Case in point about magazine editing:  on the left, a beautiful home featured in House Beautiful, with interiors by Babs Watkins, Julie Baker, and Eleanor Cummings.  This picture is from the House Beautiful website. On the right: the same room, with the can lights edited out (from Cote de Texas).

Sometimes a glimpse of a can light or two can be seen in a magazine photo.  Charlotte Moss has some can lights in her living room; they are small and delicate, but they are there! These might be directional to highlight the art, but they also provide a bit of light over the seating area.  Sconces, a chandelier, candles, and table lights provide additional lighting sources.

Another magazine photo – although they are very subtle, there are definitely downlights in this room. They are small and blend in quite well with the ceiling paneling.

It seems as if can lights are frequently used when the ceiling is this style (the name is escaping me).

Real estate listings portray a more realistic picture, as they often show an entire room, and they often show the ceiling.  This room has a nice approach – largely can light free, but with small focused lights in the area at the end of the room.

Another picture from Cote de Texas – a house that was on the market in Houston.  Looking around the room, it appears that the can lighting is the main source of light in this space.

This room, also from a Houston house, has a few table lamps, but also relies on downlights for the primary light source in the room.

Compare and contrast to this space, where there are can lights, but there are also many other sources of light – two chandeliers, table lamps, floor lamps, and library lights. Architecture by Steve Giannetti.

Kitchens are a different matter altogether, because of the task oriented nature of the space.  Kitchens need plenty of light, and this is often most effectively achieved with downlights.

One of my favorite kitchens, by kitchen designer Lindy Weaver, seems to employ a combination of light fixtures (the large pendant lights), library style lights over the sink, and very small architectural down lights scattered throughout the kitchen.  I like this approach, but my new kitchen is not going to have a light fixture over the island because of the configuration of the kitchen, so I will need to rely on downlights/can lights for task lighting.

I love how this kitchen combined downlights, pendant lights, lamps, and sconces to light the space. 

I asked Brooke from Velvet & Linen about her opinion on downlights, and she said that she often uses other solutions for achieving light in spaces without using cans (in her own house, she does not have a single can light!).  In this kitchen designed by Steve and Brooke Giannetti, note the use of light fixtures in the ceiling (small fixtures close to the ceiling, pendants, and a chandelier) instead of cans everywhere.

Another example from the Giannetti’s portfolio where beautiful ceiling fixtures are used instead of cans (although I do spy two tiny downlights over the sink).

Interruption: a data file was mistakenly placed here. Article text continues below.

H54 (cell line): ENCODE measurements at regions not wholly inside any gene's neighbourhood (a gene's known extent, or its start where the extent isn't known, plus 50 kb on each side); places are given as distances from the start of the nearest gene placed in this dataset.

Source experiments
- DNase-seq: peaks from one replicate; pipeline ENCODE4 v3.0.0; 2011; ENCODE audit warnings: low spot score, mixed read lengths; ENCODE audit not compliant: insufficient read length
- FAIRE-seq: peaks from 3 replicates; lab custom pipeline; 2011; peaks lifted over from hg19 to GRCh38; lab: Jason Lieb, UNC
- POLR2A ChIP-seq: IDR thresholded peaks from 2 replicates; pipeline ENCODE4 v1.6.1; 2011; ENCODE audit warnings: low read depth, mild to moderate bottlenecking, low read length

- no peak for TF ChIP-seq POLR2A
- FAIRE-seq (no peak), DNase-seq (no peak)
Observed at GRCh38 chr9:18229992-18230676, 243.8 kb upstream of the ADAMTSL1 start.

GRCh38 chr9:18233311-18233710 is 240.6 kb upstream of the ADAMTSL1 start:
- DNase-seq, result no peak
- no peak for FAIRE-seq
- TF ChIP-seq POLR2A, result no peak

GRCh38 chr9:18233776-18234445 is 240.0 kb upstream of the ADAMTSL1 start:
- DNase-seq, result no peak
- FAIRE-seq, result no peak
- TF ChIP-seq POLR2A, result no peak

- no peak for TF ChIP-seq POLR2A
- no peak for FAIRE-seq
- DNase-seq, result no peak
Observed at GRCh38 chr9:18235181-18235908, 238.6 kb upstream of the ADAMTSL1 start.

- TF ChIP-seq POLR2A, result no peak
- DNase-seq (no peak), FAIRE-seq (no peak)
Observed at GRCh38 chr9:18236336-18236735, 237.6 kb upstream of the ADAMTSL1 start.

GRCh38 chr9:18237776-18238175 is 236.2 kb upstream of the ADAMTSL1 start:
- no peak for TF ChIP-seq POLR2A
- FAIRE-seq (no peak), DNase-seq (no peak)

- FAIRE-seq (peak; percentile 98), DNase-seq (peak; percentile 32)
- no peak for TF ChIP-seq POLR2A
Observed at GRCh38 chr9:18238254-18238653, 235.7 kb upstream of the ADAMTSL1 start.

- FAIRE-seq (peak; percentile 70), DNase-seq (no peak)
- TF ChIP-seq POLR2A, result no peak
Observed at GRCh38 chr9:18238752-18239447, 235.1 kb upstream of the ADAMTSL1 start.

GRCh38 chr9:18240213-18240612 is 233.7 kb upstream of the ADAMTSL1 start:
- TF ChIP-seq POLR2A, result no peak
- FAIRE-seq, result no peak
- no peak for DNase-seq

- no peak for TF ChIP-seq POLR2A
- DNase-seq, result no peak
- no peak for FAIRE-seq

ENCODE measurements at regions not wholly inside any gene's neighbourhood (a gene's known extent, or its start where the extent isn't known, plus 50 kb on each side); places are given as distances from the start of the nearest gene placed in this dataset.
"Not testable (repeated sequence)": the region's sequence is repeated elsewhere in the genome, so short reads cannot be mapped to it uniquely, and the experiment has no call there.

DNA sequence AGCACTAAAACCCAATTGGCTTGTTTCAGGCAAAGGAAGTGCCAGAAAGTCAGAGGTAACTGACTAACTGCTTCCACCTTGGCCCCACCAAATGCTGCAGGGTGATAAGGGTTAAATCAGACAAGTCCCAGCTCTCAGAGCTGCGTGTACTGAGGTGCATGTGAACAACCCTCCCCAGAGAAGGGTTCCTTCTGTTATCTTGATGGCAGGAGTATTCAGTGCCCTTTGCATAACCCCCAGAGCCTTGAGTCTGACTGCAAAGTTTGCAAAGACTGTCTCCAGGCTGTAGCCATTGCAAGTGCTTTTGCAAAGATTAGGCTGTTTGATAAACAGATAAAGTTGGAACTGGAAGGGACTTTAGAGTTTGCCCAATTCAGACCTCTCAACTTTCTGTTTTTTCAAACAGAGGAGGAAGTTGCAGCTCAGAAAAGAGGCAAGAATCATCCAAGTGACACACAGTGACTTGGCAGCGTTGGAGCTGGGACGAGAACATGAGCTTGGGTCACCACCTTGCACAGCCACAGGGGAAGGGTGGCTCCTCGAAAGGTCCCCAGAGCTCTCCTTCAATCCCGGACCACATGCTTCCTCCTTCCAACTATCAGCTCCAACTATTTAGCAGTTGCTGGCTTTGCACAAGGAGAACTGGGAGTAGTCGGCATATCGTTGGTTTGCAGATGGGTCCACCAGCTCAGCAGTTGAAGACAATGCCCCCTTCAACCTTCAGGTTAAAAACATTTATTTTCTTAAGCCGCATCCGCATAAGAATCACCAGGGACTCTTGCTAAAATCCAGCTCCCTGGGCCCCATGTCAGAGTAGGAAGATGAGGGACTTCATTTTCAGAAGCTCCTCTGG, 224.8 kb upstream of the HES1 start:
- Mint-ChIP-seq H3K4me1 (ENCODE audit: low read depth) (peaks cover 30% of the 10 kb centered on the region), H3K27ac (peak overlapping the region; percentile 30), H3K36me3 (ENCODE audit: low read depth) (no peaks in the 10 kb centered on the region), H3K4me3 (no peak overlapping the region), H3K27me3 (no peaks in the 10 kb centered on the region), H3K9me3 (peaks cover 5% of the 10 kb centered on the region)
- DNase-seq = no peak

One of my all time favorite kitchens, by Victoria Hagan,  uses vintage looking lights instead of can lights to illuminate the kitchen (plus large pendants).

Barbara Westbrook uses hanging lights for the majority of light in this kitchen (although there is a lone downlight over the sink)

Note the clever way that lighting was achieved near the range and sinks, through tiny focused pendants that are attached to the beam.  Image via AH&L.

All in all, I am perfectly fine with function over form in a kitchen – and sometimes can lights are the most effective way to achieve  task lighting in a space.  I really like the look of the small downlights in this kitchen, with interior design by Jim Howard.  The beautiful airy pendant lights provide great lighting without being too intrusive, and the small size of the ‘can lights’ does not create big holes in the ceiling.

Just one of the many decisions that must be made when building a house!  Not only that, but we are also at a turning point in lighting technology; the US government has set a deadline of 2012 for light bulbs to be 30% more efficient, and yet there does not seem to be a really appealing and cost effective replacement to the incandescent bulbs that we are all used to.   I have been looking into LED lighting (CREE seems to be a leader in this market), but the cost is quite high.  Low voltage halogens are more energy efficient than incandescent, but quite expensive too.

So, readers – do you have any thoughts on can lights? Love them or hate them? Do you have any style or bulb recommendations? I would be interested to read your thoughts.

Books mentioned in this post:
Victoria Hagan: Interior Portraits (click here to purchase on Amazon.com)

Things That Inspire Favorites: Cape Cod Metal Polishing Cloths

Things That Inspire Favorites: Oz Naturals Vitamin C Serum

Things That Inspire Favorites: Thera Breath Oral Rinse

To visit my store, Quatrefoil Design, click here.
To subscribe to my blog by email, click here.
To follow my blog on Facebook, click here.
To see design, architecture, art, and decorative books that I recommend, please visit the Things That Inspire Amazon store.

Tuesday, November 2, 2010

Sconce candidates

I have blogged about my love of chandeliers and sconces many times over the years; now that the house build is well underway, and the architectural design is set, we are starting to scout out some of the lighting selections for the new house.   Here are a few that are under consideration for the bathrooms (there were more, but these are the ones that stand out in my mind). 






Circa Lighting Soleil Semi-flush Pendant (not a sconce, but a great ceiling mount fixture)



It’s interesting seeing all of these together in one post.  They are being considered for different areas of the house (and we have not yet discussed decorative sconces for the living room and hallways), but there is certainly a balance of the clean straight lines and sinuous curves.  Do you have a favorite? (Email subscribers, click here to comment)

To visit my store, Quatrefoil Design, click here.
To subscribe to my blog by email, click here.
To follow my blog on Facebook, click here.
To see design, architecture, art, and decorative books that I recommend, please visit the Things That Inspire Amazon store.


Related Posts with Thumbnails